King Hamad bin Isa al-Khalifa of Bahrain has decided to crack down viciously on protesters in the country. This took the Obama Administration by surprise because . . . well . . . read this:
In a January 2010 cable, the American Embassy in Bahrain criticized the human rights group Freedom House for downgrading Bahrain’s rating from “partly free” to “not free” in its global survey of political rights and civil liberties. The cable asserted that Freedom House had been successfully lobbied by a radical Shiite movement, known as Haq, which rejects the government’s reform efforts.
Another cable passed along doubts about a Human Rights Watch report that said the police were using torture in interrogations — saying it relied heavily on allegations made by members of the same group — though the embassy did urge the Bahraini authorities to undertake a “timely and credible” investigation.
“The embassy was feeding this happy talk for years,” said Tom Malinowski, Washington director for Human Rights Watch. “Bahrain was moving on a genuine reform path for several years, but it did a significant U-turn in the last year, and I think the U.S. government was well behind the curve.”
A senior administration official said Mrs. Clinton was not offering a definitive judgment of Bahrain’s record, but praising it for legislative elections a few weeks earlier, which the government, by all accounts, had handled in a free and fair manner. Elections, Mrs. Clinton noted, are only one element of a democratic system. And she addressed, albeit perfunctorily, the arrests of human rights advocates.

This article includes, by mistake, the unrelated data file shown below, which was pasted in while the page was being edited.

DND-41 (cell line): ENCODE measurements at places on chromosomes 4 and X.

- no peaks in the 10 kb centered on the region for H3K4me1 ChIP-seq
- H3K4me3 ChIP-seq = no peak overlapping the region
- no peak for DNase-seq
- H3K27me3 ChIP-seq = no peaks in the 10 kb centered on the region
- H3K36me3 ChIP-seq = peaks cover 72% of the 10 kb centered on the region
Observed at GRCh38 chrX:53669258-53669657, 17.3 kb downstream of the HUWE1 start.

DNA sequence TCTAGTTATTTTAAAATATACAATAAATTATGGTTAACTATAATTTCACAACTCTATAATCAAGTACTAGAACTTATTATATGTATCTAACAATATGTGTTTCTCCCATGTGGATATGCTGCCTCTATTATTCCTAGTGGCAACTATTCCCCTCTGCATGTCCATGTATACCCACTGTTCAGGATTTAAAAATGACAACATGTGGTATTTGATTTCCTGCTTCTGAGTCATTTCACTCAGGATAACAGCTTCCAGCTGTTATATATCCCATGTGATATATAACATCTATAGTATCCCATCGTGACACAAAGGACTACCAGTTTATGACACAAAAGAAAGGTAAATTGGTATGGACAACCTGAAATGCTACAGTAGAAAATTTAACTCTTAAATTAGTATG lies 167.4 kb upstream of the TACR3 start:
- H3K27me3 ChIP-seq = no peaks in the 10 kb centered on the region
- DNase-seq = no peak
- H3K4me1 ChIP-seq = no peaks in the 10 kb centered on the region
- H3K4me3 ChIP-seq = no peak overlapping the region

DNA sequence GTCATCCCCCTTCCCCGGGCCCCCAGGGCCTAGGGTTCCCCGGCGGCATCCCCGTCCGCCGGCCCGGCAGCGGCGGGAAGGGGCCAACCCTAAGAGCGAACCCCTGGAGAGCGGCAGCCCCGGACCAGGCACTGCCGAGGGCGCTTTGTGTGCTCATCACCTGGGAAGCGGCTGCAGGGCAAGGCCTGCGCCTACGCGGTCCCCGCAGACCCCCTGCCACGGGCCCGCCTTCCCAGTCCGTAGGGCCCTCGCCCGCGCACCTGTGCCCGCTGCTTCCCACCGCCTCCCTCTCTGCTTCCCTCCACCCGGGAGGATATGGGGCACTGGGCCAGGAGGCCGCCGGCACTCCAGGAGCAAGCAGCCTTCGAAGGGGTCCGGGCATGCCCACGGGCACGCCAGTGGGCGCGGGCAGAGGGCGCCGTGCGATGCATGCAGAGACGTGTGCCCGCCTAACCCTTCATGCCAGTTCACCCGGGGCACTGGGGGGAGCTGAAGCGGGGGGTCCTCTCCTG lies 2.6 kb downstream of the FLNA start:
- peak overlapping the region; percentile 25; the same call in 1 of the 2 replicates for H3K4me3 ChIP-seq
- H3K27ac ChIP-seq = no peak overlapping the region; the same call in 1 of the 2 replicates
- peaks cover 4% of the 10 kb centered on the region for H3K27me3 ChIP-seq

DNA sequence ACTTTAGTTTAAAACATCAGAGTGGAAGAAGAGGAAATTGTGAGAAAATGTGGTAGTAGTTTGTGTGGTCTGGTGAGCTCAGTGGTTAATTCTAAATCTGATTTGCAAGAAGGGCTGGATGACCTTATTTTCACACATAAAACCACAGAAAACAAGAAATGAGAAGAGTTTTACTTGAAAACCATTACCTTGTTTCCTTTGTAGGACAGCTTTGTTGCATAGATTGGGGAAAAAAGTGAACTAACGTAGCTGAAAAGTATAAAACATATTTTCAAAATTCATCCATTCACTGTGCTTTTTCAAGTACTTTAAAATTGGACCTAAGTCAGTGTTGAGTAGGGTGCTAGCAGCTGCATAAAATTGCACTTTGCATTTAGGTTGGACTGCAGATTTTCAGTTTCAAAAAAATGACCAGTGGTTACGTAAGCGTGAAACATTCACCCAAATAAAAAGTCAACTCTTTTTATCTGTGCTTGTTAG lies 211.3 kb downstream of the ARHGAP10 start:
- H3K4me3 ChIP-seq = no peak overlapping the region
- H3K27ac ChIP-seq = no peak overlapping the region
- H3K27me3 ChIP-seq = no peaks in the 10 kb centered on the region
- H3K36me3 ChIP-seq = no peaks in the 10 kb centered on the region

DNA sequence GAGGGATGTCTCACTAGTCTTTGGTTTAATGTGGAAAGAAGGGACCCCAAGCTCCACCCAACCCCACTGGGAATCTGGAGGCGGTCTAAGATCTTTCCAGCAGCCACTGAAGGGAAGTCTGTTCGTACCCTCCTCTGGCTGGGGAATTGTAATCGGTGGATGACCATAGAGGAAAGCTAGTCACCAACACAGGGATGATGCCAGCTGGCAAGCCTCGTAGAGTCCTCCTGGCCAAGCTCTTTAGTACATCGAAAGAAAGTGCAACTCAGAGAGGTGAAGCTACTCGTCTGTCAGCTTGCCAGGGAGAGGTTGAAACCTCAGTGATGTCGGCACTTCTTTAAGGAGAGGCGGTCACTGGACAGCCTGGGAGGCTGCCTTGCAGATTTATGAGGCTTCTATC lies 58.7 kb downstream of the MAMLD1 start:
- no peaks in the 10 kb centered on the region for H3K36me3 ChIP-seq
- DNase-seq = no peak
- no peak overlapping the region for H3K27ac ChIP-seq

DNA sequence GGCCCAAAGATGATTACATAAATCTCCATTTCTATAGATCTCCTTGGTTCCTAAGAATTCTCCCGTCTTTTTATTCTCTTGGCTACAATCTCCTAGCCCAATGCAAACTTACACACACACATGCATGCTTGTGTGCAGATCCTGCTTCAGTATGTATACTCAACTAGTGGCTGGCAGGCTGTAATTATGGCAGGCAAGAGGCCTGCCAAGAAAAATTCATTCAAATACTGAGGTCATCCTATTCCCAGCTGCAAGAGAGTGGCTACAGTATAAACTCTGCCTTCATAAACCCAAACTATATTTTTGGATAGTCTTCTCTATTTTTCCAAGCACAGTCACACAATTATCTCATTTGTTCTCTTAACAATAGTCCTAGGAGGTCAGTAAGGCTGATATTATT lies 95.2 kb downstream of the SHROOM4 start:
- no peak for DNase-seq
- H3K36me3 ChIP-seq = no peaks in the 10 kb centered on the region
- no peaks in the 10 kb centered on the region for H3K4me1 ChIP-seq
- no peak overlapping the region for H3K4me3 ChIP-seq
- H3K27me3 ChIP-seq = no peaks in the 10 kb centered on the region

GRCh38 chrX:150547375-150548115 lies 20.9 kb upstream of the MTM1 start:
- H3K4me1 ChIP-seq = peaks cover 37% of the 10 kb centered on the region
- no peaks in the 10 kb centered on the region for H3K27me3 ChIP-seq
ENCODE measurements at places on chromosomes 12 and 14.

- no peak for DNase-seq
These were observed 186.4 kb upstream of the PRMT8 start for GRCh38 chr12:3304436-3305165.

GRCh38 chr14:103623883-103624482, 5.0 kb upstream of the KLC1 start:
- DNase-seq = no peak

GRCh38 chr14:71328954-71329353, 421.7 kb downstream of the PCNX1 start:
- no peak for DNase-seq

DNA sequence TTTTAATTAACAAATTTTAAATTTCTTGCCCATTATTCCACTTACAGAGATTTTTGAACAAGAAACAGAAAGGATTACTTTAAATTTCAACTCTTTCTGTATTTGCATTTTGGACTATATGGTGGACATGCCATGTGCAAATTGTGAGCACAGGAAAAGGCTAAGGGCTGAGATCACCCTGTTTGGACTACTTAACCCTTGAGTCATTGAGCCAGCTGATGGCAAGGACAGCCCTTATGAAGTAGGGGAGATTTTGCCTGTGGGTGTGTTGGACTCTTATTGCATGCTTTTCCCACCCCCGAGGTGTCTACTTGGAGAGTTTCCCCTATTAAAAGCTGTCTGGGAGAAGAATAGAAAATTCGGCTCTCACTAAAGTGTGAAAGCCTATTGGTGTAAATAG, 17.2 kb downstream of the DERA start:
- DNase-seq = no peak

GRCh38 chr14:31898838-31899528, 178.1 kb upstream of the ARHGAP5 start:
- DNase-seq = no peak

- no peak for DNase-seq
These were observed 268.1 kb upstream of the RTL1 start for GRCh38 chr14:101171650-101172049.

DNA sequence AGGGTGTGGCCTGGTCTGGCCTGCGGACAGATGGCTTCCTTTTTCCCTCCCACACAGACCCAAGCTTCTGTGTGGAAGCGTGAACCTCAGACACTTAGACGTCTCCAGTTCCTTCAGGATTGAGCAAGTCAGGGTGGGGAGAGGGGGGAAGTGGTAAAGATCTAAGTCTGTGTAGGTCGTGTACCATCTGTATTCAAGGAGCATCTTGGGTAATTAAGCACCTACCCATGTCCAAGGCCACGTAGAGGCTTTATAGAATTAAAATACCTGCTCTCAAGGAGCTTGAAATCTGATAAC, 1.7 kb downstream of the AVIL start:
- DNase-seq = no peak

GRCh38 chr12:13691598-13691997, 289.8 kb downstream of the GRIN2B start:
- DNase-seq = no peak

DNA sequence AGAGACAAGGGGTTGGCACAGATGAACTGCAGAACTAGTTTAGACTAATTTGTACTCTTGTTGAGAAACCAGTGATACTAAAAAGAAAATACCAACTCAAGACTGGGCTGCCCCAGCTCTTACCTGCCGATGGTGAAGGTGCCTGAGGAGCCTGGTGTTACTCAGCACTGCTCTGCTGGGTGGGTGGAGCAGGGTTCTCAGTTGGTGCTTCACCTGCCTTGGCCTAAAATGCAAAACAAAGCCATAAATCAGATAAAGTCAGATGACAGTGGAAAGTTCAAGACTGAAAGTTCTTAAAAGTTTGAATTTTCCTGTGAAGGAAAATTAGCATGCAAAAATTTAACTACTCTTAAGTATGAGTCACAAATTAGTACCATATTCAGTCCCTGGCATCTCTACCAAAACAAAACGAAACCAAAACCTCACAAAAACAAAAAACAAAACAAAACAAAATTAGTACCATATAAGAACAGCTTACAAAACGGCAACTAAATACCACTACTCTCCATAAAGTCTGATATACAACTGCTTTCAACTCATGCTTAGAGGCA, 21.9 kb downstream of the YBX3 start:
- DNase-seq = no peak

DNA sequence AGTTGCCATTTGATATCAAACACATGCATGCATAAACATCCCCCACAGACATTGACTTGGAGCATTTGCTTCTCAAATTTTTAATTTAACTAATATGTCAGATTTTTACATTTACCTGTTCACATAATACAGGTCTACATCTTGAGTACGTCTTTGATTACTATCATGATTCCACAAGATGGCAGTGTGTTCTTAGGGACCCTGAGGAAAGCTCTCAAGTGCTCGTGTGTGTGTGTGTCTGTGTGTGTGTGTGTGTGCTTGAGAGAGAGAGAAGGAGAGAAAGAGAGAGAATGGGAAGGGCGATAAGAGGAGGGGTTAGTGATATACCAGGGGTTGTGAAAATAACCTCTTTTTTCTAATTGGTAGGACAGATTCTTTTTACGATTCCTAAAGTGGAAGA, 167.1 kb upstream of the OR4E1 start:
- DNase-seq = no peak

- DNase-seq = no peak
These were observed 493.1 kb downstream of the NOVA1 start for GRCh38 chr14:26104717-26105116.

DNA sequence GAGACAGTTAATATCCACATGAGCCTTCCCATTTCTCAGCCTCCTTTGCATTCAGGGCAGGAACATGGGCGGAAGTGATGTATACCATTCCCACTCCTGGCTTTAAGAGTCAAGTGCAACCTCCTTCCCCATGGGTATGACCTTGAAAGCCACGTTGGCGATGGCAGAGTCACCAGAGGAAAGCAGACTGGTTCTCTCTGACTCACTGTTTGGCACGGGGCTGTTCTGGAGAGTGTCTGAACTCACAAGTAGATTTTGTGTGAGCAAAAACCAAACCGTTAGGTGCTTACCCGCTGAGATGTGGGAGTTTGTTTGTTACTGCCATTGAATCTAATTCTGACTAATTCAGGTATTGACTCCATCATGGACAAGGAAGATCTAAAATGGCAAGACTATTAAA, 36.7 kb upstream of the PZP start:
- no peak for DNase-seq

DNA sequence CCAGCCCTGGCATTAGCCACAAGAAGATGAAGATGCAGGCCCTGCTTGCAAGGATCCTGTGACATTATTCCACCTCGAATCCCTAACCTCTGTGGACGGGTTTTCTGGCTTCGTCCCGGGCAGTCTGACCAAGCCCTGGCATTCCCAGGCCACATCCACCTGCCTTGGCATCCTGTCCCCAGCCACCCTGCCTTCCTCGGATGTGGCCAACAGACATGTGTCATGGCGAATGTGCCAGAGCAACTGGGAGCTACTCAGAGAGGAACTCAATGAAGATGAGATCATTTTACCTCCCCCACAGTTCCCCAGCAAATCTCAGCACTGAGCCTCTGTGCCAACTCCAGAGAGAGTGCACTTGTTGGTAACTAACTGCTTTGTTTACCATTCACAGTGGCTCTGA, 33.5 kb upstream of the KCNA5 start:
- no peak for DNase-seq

“People are arrested and people should have due process, and there should be the rule of law, and people should have good defense counsel,” Mrs. Clinton said. “We believe in all of that, and we say all of that.”
Still, the chummy tone of her visit, and those of other American officials, has magnified the shock and dismay of American officials over the violence. They are struggling to understand how King Hamad bin Isa al-Khalifa, a monarch described in the cables as “personable and engaging,” could have resorted to the kinds of brutal measures that Egypt’s government shunned.
Yeah, who could possibly have thought that a government criticized by Freedom House just last year, with its monarch facing a potential revolution, might have decided to use violence in order to keep power? Between this, and James Clapper–the Director of National Intelligence, mind you–telling us that the Muslim Brotherhood is “largely secular”(!), we see that the country’s intelligence establishment is in what Glenn Reynolds would call “the very best of hands.”